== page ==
Speaking of Superman, he’s the first to arrive on the scene and struggles to find words for what he’s seeing. The first panel at the bottom of the page has the reader looking up at Superman. He looks like how we all imagine Superman to be; strong and surrounded by golden sunlight like some kind of halo. Then the perspective shifts on the next page so the reader takes on the point of view of Superman looking down on the carnage beneath him. The story continues to show Superman’s point of view right up until the wide panel of him alone in a cornfield struggling to remember Hot Spot’s catchphrase. The image of the Man of Steel on his knees, alone, struggling for words and visibly shaken in the middle of an environment that should feel like home to him is an incredibly powerful image. This is another example of that perfect synergy of writing and art that I referred to earlier.
Batman and Wonder Woman join him inside Sanctuary later and, while their reaction is relatively muted compared to Superman’s on account of them being hardened warriors, they showcase their grief and anger in other ways. Wonder Woman bends down to touch the dead hero’s head and gently close his eyes; giving him the respect and compassion of a fellow warrior. Batman hides his grief by distancing himself from his friends and turning it into anger and determination to find whoever is responsible. That one line about hope, redemption, and vengeance speaks volumes about the character. I think Batman wants to (and does) believe in redemption for people but is so disappointed with the world constantly proving him wrong. That line with the brilliant shot of him turning over his left shoulder in the rain perfectly encapsulates this.
The Harley and Booster Gold conflict is the big cliffhanger in the issue. Both seem to be under the impression that the other person killed the people at Sanctuary. I think there are two possibilities here. The first is that one of them is lying (even if it is unintentionally). The second possibility is that an unknown third party is manipulating them to create a scapegoat and cover their own crimes. The first possibility presents an interesting dilemma for the reader that will test their own ideas about rehabilitation and redemption. Will you believe the former psychiatrist turned villain or the former thief turned hero? Is Harley trying to cover her tracks by attacking Booster or does she think this is her chance to be the hero? Is Booster trying to run from his problems or is he simply ashamed of his inability to stop what happened? The line between hero and villain gets blurry here and it’s a call back to the conversation the cafe patrons have about Booster and Harley on the first page. The nine-panel grid pages of Booster and Harley make this choice even more difficult than it already is.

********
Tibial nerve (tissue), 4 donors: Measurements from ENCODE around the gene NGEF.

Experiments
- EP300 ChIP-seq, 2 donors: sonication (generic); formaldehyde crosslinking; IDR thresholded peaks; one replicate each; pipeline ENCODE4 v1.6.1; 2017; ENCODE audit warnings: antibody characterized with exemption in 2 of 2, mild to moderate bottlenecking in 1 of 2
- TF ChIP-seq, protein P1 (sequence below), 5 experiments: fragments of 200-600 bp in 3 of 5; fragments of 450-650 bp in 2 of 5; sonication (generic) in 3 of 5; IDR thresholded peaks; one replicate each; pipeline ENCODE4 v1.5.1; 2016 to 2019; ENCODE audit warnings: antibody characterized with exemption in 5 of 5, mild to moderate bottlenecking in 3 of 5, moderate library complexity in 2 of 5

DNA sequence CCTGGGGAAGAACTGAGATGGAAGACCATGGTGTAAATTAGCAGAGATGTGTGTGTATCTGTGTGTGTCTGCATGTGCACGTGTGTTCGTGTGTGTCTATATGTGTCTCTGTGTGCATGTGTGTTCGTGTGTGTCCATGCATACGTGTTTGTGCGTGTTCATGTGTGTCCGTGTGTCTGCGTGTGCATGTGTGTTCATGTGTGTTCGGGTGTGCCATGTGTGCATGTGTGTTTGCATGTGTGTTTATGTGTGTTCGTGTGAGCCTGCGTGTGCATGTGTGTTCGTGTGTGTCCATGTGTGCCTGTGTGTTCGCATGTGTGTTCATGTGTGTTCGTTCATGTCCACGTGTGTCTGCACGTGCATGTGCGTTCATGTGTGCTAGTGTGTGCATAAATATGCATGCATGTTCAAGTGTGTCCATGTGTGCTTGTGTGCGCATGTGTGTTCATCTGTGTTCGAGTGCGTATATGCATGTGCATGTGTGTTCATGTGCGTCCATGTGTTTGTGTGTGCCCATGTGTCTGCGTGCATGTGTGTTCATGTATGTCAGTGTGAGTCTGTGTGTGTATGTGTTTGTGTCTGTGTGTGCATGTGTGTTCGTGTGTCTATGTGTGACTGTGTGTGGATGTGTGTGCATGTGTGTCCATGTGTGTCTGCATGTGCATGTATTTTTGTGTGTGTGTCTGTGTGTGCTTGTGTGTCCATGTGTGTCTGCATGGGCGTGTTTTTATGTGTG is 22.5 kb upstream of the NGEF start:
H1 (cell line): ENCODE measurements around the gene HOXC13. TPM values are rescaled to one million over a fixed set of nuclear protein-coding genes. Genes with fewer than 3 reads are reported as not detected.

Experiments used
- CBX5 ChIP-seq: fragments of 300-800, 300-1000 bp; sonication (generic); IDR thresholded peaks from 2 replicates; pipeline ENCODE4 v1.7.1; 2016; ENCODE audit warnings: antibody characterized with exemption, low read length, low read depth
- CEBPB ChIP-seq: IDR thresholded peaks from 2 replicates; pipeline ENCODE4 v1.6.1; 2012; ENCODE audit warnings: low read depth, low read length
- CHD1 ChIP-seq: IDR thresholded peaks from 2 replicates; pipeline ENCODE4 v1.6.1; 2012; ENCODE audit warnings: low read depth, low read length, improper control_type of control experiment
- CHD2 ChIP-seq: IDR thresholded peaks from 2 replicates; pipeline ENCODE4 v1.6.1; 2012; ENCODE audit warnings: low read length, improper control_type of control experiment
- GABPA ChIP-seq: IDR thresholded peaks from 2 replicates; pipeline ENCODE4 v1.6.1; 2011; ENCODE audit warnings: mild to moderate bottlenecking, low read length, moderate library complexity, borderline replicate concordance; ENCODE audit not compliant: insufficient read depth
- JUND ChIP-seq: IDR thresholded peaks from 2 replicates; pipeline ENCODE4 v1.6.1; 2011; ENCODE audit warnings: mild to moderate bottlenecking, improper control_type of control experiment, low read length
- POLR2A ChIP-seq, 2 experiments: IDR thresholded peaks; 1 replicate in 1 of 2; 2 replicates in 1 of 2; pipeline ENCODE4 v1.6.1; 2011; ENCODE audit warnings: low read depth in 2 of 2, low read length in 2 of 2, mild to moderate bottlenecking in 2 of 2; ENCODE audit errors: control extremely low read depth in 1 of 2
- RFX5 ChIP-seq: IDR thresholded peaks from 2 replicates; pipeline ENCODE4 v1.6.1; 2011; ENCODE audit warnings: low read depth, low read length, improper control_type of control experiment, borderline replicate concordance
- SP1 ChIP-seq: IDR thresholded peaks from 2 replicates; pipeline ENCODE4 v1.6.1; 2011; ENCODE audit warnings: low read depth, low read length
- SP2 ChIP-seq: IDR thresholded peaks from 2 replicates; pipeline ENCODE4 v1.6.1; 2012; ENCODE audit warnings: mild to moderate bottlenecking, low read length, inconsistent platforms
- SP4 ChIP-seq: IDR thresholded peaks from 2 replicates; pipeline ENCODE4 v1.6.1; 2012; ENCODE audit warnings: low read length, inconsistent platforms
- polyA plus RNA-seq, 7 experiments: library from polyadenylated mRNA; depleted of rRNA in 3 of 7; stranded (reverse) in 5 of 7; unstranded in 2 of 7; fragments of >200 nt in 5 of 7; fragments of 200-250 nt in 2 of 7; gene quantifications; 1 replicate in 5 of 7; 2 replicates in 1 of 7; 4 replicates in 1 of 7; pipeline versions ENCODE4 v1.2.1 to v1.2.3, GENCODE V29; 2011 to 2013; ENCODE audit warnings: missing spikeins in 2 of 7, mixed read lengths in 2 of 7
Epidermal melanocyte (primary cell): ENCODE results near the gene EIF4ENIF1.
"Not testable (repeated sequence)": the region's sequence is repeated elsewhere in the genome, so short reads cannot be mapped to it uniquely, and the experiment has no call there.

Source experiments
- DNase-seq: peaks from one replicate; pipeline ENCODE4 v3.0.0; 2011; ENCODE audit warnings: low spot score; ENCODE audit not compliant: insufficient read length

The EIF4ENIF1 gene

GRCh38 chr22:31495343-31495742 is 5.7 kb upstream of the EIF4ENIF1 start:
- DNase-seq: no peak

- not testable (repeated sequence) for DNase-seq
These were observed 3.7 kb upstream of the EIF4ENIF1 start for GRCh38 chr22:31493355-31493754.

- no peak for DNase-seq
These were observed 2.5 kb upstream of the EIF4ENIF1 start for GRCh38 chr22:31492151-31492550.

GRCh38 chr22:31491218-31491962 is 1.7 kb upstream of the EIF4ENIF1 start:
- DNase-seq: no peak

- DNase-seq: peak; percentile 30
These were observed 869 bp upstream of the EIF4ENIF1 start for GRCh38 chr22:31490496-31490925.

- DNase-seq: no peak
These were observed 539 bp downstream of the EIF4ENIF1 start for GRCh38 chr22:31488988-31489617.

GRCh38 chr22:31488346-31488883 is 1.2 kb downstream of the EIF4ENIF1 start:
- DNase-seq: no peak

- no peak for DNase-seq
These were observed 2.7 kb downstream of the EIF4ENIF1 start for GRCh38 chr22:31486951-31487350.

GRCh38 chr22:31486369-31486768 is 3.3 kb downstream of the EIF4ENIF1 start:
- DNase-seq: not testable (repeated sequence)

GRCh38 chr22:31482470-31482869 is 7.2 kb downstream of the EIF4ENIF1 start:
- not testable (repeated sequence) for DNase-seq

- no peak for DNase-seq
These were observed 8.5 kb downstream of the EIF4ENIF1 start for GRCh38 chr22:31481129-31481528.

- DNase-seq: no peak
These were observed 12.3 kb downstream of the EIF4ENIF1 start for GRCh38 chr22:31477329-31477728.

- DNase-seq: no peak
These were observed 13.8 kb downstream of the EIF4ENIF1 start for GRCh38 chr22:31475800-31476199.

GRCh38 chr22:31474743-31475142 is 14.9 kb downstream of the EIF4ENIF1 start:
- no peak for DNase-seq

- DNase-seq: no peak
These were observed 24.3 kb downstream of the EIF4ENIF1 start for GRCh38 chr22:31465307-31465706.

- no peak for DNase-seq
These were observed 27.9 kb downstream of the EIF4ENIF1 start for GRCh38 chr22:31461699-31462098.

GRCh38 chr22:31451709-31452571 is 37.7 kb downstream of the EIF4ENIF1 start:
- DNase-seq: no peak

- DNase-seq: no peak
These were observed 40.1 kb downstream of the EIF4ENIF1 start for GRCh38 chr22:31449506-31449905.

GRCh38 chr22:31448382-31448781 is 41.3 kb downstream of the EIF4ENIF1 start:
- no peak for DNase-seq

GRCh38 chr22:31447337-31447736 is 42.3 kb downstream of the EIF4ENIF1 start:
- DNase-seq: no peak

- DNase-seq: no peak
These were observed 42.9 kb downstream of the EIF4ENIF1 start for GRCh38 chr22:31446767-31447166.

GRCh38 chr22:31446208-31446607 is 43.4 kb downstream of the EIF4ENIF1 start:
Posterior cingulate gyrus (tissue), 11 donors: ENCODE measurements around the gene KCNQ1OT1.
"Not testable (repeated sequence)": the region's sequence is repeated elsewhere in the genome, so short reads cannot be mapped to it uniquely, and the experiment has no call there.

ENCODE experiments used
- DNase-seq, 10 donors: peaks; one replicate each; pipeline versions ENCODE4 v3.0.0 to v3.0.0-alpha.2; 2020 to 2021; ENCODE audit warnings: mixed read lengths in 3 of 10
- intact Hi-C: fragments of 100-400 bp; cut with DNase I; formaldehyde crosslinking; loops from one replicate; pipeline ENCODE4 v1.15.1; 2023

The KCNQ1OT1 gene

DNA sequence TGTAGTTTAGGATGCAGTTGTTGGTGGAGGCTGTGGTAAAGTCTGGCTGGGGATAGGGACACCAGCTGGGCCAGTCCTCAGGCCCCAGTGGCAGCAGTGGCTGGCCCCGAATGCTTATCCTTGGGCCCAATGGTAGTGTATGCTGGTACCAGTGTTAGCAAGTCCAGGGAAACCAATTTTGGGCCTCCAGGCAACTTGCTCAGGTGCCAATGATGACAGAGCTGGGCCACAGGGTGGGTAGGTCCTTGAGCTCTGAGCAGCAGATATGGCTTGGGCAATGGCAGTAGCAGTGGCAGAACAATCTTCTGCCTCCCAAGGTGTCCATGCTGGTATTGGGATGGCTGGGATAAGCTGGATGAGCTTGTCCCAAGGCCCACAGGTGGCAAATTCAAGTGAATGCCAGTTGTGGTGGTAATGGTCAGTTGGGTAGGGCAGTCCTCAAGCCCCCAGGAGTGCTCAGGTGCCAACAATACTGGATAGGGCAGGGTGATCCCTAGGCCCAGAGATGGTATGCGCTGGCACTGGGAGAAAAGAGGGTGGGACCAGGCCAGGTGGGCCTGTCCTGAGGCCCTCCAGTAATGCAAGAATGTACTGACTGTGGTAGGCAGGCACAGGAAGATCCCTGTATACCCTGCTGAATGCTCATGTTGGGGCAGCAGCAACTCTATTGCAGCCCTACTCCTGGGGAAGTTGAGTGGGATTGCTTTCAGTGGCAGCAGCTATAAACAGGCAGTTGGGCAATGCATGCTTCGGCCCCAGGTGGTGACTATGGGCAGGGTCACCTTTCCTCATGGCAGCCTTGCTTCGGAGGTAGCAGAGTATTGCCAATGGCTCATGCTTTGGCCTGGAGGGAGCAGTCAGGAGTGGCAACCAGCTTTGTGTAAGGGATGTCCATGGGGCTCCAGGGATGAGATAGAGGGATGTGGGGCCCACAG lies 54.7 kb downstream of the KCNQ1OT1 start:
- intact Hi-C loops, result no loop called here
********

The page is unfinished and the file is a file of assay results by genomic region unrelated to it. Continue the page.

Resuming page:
I probably didn’t talk enough about how phenomenal the art is in this issue. The way Mann builds different environments and settings as well as how he draws characters and facial expressions really are something special. That last detail is important in a book with nine-panel grid pages that effectively serve as one on one conversations with the reader. Morey’s colors are so rich with such a great attention to detail. A great example of this is the last page of the issue where the gold part of Booster’s costume is subtly colored differently in every panel to reflect how the light reflects off it when he moves. Cowles’ lettering is so deftly handled that I “heard” so many of the sounds instead of reading them off the page. The level of immersion is so complete that the reader experiences everything from the ringing of a bell, to coffee being poured to a knife being drawn as if they are right there. Simply a virtuoso performance from the creative team at the peak of their abilities.
Final Thoughts: A “must read” issue that delivers on the hype and sets the stage for what promises to be a thrilling story.